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It’s about time

Strictly Science, a free public exhibition tracing the past, present and potential future of the MRC has taken over a foyer at Imperial College London for 10 days. MRC Senior Press Officer Cathy Beveridge went along to try out the Yesterday, Today and Tomorrow labs and found a mixture of marmite, motion capture and musing on the future.

Pictures by Haberdashery (http://www.haberdasherylondon.com/)

Pictures by Haberdashery (http://www.haberdasherylondon.com/)

How can an exhibition encapsulate a century of modern medicine in a way that brings to life the sights, sounds and smells of science for both adults and children? This is the ambitious aim of the Strictly Science exhibition; which not only looks back at 100 years of discoveries as part of the MRC’s Centenary programme, but also aims to use this as a springboard to get people excited about science, and the possibilities of scientific discovery in the next 100 years.

The journey starts in 1913, the year in which the MRC was founded, with a salute to David Lloyd George, the Prime Minister whose 1911 National Insurance Act set the wheels in motion for the establishment of the organisation, primarily to curb the devastating effects of tuberculosis on the population. You can see posters showing how this was lauded as the ‘Dawn of Hope’ — the first time public money had been used for medical research.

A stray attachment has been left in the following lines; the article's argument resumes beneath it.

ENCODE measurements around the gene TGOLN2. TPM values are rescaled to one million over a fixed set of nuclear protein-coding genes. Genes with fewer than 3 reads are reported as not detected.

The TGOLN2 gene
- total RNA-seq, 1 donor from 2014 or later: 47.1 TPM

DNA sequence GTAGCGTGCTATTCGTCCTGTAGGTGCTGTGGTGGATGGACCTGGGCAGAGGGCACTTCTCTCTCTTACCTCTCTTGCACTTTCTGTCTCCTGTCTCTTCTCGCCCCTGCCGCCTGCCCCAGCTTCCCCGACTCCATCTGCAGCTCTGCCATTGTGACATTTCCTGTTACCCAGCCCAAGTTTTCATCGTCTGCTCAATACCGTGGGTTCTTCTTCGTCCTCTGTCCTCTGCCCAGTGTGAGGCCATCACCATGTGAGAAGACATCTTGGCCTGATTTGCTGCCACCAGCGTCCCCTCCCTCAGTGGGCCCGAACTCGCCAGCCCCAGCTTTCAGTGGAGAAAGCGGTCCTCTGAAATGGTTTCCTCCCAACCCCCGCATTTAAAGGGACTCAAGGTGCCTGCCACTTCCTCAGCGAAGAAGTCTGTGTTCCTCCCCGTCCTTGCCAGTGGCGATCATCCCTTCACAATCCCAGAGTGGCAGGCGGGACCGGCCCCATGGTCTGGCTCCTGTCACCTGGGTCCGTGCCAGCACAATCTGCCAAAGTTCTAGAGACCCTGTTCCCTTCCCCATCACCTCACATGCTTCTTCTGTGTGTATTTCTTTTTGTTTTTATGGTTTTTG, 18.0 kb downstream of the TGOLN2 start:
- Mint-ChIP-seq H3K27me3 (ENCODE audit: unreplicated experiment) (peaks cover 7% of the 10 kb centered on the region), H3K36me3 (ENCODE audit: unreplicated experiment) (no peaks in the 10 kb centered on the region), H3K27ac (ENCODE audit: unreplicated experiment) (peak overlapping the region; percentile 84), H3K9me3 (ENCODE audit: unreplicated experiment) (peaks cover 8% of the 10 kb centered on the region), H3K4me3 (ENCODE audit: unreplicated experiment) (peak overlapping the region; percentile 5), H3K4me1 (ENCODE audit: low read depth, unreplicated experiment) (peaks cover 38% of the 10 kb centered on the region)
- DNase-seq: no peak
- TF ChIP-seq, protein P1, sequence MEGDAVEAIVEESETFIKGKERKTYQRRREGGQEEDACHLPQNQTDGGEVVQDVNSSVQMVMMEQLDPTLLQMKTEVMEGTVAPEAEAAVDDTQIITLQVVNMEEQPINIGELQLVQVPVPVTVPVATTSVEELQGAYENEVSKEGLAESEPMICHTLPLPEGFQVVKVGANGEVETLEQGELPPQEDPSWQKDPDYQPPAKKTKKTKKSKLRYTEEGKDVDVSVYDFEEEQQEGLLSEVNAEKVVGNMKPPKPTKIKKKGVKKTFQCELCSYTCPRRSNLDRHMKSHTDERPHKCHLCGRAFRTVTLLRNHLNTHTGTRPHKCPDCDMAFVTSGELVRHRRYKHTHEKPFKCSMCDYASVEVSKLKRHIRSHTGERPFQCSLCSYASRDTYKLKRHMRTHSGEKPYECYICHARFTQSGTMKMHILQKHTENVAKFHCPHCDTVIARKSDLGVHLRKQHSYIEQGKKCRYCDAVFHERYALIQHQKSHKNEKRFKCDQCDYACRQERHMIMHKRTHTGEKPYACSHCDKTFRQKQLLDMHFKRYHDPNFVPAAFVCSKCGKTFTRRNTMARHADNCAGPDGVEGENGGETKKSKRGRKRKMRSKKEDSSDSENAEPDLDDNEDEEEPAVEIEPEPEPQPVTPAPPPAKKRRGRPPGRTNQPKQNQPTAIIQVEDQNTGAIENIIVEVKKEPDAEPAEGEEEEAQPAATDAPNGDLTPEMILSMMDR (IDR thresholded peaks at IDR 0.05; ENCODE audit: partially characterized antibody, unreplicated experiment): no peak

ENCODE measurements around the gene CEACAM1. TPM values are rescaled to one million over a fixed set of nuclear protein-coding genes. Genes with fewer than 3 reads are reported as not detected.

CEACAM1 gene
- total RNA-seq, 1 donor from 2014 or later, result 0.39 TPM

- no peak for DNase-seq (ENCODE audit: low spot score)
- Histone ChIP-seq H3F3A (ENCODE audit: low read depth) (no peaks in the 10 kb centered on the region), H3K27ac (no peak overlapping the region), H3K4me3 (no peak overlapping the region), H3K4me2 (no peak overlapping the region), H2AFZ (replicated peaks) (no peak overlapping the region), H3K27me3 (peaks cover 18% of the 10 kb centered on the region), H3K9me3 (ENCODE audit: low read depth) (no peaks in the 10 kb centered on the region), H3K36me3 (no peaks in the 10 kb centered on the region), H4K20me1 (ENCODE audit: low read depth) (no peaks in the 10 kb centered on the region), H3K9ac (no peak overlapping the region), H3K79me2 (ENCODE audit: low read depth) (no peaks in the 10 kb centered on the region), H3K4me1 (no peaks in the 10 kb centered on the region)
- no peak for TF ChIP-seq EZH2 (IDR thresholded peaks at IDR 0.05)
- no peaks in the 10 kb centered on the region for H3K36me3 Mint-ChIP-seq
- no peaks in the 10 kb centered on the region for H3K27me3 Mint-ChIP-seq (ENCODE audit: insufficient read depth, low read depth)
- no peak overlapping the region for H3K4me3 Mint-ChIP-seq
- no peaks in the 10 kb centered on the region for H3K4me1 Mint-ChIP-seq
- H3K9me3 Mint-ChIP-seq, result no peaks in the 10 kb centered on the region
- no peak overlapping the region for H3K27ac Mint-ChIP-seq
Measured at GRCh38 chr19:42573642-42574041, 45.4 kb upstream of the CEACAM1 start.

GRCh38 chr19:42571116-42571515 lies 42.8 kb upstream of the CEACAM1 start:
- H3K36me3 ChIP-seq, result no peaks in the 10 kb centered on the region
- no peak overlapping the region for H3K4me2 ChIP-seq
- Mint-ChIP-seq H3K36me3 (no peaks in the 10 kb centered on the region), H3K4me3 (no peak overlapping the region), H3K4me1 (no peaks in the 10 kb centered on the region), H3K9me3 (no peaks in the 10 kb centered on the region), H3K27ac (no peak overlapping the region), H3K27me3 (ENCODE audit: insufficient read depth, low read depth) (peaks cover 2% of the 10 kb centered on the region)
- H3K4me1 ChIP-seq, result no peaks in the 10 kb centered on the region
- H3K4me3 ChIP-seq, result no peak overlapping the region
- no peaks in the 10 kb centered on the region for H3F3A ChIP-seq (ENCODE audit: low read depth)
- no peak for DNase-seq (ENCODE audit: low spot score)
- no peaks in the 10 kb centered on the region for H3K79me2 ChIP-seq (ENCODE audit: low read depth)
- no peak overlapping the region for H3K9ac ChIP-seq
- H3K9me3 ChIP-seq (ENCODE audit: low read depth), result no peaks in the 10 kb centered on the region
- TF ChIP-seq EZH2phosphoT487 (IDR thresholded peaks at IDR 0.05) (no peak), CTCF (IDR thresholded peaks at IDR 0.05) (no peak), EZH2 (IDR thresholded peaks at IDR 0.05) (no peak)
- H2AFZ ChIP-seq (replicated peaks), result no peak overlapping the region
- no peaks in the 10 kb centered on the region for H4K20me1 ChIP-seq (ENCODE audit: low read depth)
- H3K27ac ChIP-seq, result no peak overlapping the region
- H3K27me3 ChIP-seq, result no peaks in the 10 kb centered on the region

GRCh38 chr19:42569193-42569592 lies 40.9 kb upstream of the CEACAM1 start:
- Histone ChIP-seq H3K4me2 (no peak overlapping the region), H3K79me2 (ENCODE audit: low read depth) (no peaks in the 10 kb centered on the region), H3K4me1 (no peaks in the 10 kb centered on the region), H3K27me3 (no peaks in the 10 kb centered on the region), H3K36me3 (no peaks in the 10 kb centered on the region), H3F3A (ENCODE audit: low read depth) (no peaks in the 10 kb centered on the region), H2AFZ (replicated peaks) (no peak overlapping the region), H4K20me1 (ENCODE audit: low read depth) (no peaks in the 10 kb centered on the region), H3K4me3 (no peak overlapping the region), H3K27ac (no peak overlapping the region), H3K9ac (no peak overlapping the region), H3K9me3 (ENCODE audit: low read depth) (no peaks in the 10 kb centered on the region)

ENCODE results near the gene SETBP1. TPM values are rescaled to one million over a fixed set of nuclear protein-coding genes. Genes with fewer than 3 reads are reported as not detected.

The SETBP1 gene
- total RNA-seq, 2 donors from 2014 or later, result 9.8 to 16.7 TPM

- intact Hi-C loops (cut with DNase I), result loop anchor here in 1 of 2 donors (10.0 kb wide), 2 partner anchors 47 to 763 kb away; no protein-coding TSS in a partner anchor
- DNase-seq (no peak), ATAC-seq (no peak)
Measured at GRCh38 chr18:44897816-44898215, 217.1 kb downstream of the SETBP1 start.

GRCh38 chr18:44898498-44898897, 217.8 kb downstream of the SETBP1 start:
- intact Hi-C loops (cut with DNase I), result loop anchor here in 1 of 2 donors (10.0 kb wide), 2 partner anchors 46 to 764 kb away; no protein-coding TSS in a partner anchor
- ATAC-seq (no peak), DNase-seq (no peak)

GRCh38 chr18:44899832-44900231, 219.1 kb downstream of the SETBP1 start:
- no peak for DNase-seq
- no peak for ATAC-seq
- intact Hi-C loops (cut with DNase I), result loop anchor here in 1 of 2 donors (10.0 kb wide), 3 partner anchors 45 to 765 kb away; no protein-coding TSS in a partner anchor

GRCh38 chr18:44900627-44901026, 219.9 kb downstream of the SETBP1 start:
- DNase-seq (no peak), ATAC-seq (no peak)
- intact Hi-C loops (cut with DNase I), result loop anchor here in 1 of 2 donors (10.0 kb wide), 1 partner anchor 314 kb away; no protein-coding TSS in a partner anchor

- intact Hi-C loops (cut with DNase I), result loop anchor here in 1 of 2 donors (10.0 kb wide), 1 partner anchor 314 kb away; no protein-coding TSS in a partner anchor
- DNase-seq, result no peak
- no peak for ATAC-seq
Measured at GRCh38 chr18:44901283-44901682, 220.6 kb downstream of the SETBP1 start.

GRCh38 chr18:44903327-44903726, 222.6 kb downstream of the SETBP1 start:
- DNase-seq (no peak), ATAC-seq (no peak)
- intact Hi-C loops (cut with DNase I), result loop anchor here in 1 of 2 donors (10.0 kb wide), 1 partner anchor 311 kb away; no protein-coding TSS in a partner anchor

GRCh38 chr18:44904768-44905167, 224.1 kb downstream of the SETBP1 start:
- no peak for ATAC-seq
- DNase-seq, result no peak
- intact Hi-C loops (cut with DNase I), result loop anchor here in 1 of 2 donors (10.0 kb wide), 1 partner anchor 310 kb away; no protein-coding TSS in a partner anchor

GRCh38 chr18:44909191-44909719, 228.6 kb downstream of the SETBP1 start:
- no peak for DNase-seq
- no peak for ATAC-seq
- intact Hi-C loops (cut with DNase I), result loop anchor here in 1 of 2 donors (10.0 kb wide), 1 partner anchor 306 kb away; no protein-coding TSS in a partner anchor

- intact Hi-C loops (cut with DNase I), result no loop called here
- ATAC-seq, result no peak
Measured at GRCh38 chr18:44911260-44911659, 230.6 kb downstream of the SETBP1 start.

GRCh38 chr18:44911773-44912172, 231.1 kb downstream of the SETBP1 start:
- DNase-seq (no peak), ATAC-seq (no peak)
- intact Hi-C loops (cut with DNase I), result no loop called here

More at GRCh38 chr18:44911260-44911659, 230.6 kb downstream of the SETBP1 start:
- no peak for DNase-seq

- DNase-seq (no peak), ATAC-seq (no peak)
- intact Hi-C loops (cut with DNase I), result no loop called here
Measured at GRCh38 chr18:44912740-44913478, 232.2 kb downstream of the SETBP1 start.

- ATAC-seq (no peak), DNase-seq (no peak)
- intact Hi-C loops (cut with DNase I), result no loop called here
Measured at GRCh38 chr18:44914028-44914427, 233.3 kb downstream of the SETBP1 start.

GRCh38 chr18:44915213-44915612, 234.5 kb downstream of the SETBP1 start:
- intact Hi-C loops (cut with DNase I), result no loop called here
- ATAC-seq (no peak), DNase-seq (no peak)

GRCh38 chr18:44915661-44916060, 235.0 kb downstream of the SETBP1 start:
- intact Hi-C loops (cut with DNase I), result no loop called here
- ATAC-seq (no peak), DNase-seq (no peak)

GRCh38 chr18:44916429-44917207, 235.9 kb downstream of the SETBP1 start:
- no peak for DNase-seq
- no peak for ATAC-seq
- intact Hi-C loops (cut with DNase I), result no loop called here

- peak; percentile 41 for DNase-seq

Strictly Science’s ‘Yesterday lab’ encourages children to dip their hands into bowls of marmite and cod liver oil and recreate the recipes that researcher Harriette Chick developed to bolster vitamin D in the diet and help to cure the bone disease rickets.

Instruments such as Henry Dale’s clockwork kymograph, a simple black device he developed to measure the activity of muscles, looks deceptively primitive, bringing home that these researchers were making discoveries that changed the world without any of the technology that contemporary researchers rely on — and not an iPad in sight.

The simple idea of ‘how does our brain help us move’ provides the backbone for many of the experiments that form the ‘Today lab’, which is based on contemporary work at the MRC Clinical Sciences Centre. The Wii Balance Boards and motion capture suits are unnerving in their ability to analyse and mimic the effects of ageing on our bodies. Meanwhile, the BLINK game allows players to play the classic arcade game PONG solely with their eyes, a thrilling concept that offers exciting possibilities for people who don’t have the use of their limbs to interact with computers.

But where is all this going? The ‘Future lab’ provides a series of perspectives from researchers, commentators and children on their hopes and fears for science between now and 2113. Both the adults and children agree that science is unpredictable, though the kids are slightly more outlandish — can we ever rule out the possibility of a ‘giant radioactive killer baby’ or, perhaps more hearteningly, ‘a heart-healing ice lolly’?

Cathy Beveridge

The Strictly Science exhibition runs until 14 April 2013, 10.00 – 18.00, in the Exhibition Road foyer of Imperial College London, South Kensington.

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